Quick. Think back to what you were doing on a specific day 20 years ago. Or what you were wearing. Or even what the weather was like or what you had for dinner that night. Chances are you can’t. (I’m challenged by even trying to remember what I did yesterday.)
But that day 20 years ago, I remember as clearly as my children’s birth. I wore a blue sweater with a white t-shirt underneath. The sweater had a pull on its left sleeve from where my son’s toy caught on it earlier that day when I picked him up to kiss him goodbye. It was cotton and had a v-neck; from the Gap. The day was unusually balmy for mid-November – around 70 degrees, I think. On my feet were white tennis sneakers but if I didn’t know better, I’d say I was wearing lead boots. And my dinner? All I could manage to swallow was a few spoonfuls of cookie dough ice cream, somewhere around 10:00 PM after I reluctantly tucked my two little boys in and kissed them goodnight, inhaling their leftover energy to help get me through the long night.
Twenty years ago I had my first-ever baseline screening mammogram. I exited the radiologist’s office in a daze, the office that looked so much uglier than when I entered. I left enveloped in fear and disbelief. I had gone for the mammogram alone, thinking there was no reason to drag my husband or a friend along with me for what would be a quick and routine test. I shuffled out of the office robot-like, stifling my sobs, searching for my lost car in the darkness of the unfamiliar parking lot. I couldn’t stop shivering, although I knew damn well it wasn’t cold out.
The radiologist left me with this news: my mammogram showed some suspicious calcifications and I needed to schedule a biopsy as soon as possible. Diagnosed as intraductal carcinoma, the cancer came seemingly out of nowhere and permanently landed me in an emotionally-altered place. A modified radical mastectomy followed by four rounds of potent chemotherapy drugs and five years of tamoxifen came next. My hair would grow back, as would the weight lost by the stress and nausea….but what was new was my deep appreciation for the availability of the screening device that had saved my life.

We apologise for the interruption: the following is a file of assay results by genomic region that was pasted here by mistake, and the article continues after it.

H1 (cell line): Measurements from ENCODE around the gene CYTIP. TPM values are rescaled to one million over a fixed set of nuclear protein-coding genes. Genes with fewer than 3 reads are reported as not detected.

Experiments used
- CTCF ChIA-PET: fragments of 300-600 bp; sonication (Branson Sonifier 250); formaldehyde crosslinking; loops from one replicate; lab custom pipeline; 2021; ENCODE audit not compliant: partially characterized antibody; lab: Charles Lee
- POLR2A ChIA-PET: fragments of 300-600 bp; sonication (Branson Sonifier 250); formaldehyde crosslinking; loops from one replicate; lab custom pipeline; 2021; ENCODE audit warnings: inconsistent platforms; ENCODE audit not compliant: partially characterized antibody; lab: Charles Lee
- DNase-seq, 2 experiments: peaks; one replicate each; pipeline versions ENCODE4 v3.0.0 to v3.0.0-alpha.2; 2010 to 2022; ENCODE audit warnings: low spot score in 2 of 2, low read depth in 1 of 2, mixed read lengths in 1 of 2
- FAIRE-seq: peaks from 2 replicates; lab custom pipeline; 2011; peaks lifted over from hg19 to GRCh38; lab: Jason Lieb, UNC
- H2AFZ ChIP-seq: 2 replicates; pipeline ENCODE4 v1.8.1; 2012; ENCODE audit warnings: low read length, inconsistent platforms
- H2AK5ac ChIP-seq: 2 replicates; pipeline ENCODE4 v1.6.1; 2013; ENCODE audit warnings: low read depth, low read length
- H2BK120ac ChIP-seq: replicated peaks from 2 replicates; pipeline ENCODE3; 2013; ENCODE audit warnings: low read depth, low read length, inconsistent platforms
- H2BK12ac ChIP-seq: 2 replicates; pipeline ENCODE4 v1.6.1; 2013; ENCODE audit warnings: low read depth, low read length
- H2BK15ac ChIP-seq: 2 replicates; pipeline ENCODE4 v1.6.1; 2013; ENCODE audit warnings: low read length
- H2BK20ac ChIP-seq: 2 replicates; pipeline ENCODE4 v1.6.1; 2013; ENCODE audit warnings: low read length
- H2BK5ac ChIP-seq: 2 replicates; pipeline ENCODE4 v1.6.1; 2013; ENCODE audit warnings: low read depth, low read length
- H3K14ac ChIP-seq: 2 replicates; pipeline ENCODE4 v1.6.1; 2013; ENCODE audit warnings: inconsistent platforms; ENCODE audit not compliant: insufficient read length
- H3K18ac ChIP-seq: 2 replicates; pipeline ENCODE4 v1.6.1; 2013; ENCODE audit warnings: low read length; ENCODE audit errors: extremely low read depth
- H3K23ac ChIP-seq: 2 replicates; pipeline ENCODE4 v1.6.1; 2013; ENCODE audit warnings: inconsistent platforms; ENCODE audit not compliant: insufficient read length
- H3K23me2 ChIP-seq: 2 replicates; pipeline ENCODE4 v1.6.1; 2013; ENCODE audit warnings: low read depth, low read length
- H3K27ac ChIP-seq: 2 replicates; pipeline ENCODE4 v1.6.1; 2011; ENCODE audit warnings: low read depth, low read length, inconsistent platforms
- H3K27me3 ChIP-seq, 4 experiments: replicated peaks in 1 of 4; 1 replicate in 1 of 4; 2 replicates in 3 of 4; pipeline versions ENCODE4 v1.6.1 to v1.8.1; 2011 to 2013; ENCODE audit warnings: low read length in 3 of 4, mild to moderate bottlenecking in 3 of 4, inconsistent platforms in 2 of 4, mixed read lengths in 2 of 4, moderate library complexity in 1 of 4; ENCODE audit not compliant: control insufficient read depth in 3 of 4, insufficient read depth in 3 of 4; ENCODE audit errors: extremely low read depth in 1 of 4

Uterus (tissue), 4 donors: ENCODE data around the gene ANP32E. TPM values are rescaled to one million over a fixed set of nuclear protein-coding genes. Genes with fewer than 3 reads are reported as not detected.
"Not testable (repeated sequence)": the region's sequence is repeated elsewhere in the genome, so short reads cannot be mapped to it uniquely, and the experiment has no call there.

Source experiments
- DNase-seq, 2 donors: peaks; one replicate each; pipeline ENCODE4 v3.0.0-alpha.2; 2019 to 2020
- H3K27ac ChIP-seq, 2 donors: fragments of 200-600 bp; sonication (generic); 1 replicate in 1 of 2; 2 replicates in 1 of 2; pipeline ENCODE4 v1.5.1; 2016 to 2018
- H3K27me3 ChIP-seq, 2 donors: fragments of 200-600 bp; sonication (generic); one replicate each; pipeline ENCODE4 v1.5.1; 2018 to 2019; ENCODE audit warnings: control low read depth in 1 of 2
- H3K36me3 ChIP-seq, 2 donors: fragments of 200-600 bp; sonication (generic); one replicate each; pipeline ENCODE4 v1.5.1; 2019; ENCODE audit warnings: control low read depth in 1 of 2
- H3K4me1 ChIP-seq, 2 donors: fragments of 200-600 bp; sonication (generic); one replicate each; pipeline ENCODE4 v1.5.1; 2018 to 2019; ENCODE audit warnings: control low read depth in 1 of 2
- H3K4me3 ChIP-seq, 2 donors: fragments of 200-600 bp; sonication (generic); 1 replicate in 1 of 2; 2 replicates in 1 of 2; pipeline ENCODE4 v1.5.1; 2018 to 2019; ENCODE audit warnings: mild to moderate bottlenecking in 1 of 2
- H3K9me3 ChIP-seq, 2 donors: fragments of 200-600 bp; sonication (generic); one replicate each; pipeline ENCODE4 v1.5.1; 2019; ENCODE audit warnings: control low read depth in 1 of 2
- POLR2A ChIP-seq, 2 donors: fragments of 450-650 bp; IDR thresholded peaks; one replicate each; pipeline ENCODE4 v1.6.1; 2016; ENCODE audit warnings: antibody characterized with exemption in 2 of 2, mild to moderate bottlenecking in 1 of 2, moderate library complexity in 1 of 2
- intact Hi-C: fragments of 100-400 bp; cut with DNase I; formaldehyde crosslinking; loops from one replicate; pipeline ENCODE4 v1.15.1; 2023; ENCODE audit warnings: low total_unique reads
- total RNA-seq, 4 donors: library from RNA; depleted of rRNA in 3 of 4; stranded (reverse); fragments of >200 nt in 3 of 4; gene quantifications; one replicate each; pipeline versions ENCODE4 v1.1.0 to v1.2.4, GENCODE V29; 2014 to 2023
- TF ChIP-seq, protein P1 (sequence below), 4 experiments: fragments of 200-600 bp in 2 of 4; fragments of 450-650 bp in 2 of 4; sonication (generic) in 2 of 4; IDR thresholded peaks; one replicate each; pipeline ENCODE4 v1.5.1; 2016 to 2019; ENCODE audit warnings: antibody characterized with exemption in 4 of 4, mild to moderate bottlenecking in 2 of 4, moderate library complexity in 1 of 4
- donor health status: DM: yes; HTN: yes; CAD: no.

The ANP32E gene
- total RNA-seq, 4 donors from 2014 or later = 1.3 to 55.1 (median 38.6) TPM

That mammogram happened when I was 34 years old.
Why did I get a mammogram when I had none of the risk factors for breast cancer? I don’t really know for sure. But I had visited a surgeon a few times for various lumps that cropped up on my young, dense breasts, and although he did not think the latest lump was suspicious, he casually suggested I “get a baseline mammogram. After all, you’re almost 35; may as well.” I don’t remember if the age for a baseline 20 years ago was 35, but no matter. Maybe he was just being overly cautious; perhaps he didn’t trust himself to discriminate between all the different types and feels of the lumps. One thing I’m sure of is this: had he not suggested it, I would not have gone for the mammogram. And I probably wouldn’t be writing this today.
Yesterday’s news on new mammogram recommendations made me scream. You might have heard me from where you were. How in the world can the task force of supposedly “expert” “brilliant” “influential” scientists even consider moving the age of screening 10 whole years, from 40 to 50? They say that mammography at 40 to 49 saves lives – but just not enough of them. What about the thousands of lives – like mine – that they DID save?
I wonder if any of these "experts" have/had wives, daughters or any other loved one – even themselves – who were diagnosed with cancer younger than 50. If they had, I can’t imagine that they’d ever, in all good conscience, stand by these recommendations. I wonder if any of them even know that, though the number of young women with breast cancer accounts for a small percentage of cases, there are more than 250,00 women living in the U.S. who were diagnosed with the disease at the age of 40 or younger. Or that approximately 10,000 young women will be diagnosed in the next year – or even that breast cancer is the leading cause of death in women ages 15-54? And they’re all somebody’s mother, sister, aunt, wife, friend.
I urge anyone endorsing or thinking of implementing these new recommendations to think of themselves as fathers, mothers, sisters, friends of someone with an undiagnosed breast tumor festering unknown because they were denied the only useful diagnostic tool we have. I urge them to ignore the statistics they cite that you’d have to test 1900 women to detect one with breast cancer.
Ask any woman and I’m sure she’ll tell you the same thing: that she’d rather go through the “anxiety” and “inconvenience” of an unnecessary biopsy than live with the knowledge that there is something out there that can potentially save her life that she cannot have access to because of the inconsequential “numbers.” I’ll bet she’d rather be “overtreated” than be left in the dark.
And another message I have: until there are more answers than questions, please stop studying the numbers and study the people like me and thousands others, instead.